Techniques that combat social desirability bias require additional assessment in the developing world setting. Although social desirability bias is a universal source of measurement error (Johnson and Van deVijver 2003), personality-based social desirability scales show variance across different cultural and socioeconomic settings, with greater levels of socially desirable responding occurring in poorer, more collectivist countries as opposed to richer individualistic countries (Johnson and Van deVijver 2003, p. 197–200). As survey research gains increasing importance in the developing world, scholars need to evaluate the usefulness of techniques developed in the industrialized world for countries at lower levels of development (cf. Harkness and Van de Vijver 2003).

  6. 6.

    Note that neither of these assumptions stipulate that responses to the control items be truthful or accurate; rather, only that the treatment item does not affect control item counts. That is, the assumptions “together eliminate the possibility that the coexistence of the sensitive and control items in a single list influence responses in one way or another” (Imai 2011, p. 409).

  7. 7.

    The success of the randomization procedure is discussed further in “Appendix 2”.

  8. 8.

    Although the percentage claiming to have been a candidate is higher than expected, the elections in Uruguay included both presidential and parliamentary elections, somewhat increasing the likelihood that the sample would include a candidate.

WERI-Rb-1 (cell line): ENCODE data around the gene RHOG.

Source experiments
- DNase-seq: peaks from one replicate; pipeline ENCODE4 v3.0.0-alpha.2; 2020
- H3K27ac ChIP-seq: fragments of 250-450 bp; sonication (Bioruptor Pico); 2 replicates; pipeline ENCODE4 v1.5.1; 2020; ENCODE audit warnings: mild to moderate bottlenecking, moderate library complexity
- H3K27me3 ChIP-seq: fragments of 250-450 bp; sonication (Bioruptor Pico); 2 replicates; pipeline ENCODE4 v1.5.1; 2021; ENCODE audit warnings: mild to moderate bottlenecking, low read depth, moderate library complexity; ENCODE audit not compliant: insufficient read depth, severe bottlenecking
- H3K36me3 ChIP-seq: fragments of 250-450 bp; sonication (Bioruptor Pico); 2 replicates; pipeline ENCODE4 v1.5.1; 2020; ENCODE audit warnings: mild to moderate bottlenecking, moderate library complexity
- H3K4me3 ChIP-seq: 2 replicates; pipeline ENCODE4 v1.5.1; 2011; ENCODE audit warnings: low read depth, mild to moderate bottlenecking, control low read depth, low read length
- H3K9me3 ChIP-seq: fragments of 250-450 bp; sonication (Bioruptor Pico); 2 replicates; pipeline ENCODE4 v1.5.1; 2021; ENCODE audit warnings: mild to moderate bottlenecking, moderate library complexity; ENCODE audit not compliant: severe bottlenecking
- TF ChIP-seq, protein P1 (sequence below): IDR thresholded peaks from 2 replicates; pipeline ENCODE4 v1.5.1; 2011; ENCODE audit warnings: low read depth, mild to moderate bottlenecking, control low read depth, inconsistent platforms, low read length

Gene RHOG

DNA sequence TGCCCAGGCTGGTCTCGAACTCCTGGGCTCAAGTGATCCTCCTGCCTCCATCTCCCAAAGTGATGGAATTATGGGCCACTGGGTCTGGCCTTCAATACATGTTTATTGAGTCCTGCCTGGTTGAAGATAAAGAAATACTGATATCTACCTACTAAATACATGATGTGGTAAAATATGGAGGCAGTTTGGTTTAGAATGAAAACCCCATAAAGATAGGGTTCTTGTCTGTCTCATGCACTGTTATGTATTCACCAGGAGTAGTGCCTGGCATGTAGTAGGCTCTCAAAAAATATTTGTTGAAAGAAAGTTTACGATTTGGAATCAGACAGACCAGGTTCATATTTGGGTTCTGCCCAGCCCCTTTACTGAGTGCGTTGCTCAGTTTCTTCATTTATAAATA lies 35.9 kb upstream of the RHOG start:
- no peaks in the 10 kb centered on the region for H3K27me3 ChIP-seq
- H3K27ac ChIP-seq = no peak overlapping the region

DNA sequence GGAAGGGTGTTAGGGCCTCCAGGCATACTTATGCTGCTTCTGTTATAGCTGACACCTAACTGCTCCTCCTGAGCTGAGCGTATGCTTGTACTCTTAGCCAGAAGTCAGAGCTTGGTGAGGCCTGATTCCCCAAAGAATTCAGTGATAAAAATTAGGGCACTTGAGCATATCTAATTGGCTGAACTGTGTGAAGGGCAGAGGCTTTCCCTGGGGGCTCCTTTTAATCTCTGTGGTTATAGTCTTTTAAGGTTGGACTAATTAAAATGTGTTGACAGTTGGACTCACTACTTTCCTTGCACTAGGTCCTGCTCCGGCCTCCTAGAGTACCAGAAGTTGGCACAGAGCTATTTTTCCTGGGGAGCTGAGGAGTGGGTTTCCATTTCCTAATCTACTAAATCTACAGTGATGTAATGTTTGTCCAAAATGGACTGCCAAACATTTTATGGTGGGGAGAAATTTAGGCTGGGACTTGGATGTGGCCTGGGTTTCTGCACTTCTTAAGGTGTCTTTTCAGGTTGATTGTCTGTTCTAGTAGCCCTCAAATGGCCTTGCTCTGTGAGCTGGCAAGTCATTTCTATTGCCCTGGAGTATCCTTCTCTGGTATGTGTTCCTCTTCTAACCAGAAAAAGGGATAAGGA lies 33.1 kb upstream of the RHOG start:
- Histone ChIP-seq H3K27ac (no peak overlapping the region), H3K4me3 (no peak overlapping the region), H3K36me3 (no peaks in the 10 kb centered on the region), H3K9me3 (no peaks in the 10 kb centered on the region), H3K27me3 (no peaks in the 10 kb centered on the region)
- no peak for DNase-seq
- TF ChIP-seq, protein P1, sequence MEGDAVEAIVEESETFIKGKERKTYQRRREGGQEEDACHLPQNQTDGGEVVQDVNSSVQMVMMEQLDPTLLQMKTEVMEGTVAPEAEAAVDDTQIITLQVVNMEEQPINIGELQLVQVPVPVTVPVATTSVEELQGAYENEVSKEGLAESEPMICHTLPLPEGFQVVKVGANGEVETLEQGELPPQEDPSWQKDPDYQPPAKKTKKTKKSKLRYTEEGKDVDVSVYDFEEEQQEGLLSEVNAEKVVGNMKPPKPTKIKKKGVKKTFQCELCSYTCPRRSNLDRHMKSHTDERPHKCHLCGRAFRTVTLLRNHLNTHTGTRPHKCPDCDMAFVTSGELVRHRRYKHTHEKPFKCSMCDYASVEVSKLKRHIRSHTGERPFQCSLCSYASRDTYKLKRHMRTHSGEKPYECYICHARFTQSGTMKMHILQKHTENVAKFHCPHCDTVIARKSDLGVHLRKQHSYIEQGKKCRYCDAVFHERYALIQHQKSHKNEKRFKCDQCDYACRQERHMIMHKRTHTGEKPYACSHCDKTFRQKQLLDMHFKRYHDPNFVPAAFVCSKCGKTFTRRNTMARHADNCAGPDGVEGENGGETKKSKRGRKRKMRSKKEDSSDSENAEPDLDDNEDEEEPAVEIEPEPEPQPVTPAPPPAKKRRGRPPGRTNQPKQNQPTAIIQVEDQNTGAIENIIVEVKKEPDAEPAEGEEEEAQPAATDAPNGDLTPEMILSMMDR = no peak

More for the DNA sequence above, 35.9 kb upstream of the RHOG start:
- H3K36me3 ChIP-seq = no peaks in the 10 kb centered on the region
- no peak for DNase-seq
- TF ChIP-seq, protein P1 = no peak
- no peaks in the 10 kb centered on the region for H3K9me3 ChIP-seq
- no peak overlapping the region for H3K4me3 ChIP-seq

9. 9.

    The wording in Spanish was the following: “Nos interesa saber cómo se involucran las personas en política. Voy a mostrale una lista de actividades políticas y quisiera que me diga cuántas de estas actividades realizó usted durante la última campaña. No me diga cuáles, sólo CUÁNTAS”. The baseline response categories were: “Participé como voluntario para la campaña de uno de los partidos,” “Participé en una movilización,” “Intenté convencer a un amigo de que votara por mi candidato,” and “Tuve una pelea con alguien sobre un candidato.”

  10. 10.

    In fact, Tsuchiya et al. (2007) finds deflation to be more of a problem with non-sensitive items than sensitive items.

  11. 11.

    The success of the randomization procedure is discussed further in “Appendix 2”.

  12. 12.

    The item counts produced in the Uruguayan survey were quite low, with just over half of respondents indicating zero items. As explained below, this feature of the Uruguayan experiment may partially account for some of the marginal heterogeneity in the results.

  13. 13.

    In Spanish, the baseline items for Honduras were “Voté por algún candidato,” “Participé en una movilización,” “Discutí acerca de la eleción con alguien,” “Vi o leí algo acerca de la elección en las noticias.” The treatment items were “Participé como candidato” and “Estaba al tanto de que las elecciones se iban a llevar a cabo,” respectively.

  14. 14.

    Although the June 2009 coup in Honduras might have increased awareness about the elections, there is no reason to believe that it would have made either of the treatment items sensitive.

  15. 15.

    As a reviewer helpfully pointed out, artificial deflation might also produce a negative estimate of the treat low condition and artificial inflation could potentially produce an estimate greater than 1 (i.e. greater than 100%) for the treat high condition.

  16. 16.